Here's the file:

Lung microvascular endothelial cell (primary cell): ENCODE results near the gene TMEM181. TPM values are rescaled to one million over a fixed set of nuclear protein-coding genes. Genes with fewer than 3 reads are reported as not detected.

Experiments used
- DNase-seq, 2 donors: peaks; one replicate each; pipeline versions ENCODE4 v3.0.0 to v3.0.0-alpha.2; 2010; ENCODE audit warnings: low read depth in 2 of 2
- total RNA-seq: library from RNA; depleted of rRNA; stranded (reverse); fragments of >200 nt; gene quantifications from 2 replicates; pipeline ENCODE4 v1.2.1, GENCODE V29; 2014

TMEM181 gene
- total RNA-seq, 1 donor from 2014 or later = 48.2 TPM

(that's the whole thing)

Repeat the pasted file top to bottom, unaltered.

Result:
Lung microvascular endothelial cell (primary cell): ENCODE results near the gene TMEM181. TPM values are rescaled to one million over a fixed set of nuclear protein-coding genes. Genes with fewer than 3 reads are reported as not detected.

Experiments used
- DNase-seq, 2 donors: peaks; one replicate each; pipeline versions ENCODE4 v3.0.0 to v3.0.0-alpha.2; 2010; ENCODE audit warnings: low read depth in 2 of 2
- total RNA-seq: library from RNA; depleted of rRNA; stranded (reverse); fragments of >200 nt; gene quantifications from 2 replicates; pipeline ENCODE4 v1.2.1, GENCODE V29; 2014

TMEM181 gene
- total RNA-seq, 1 donor from 2014 or later = 48.2 TPM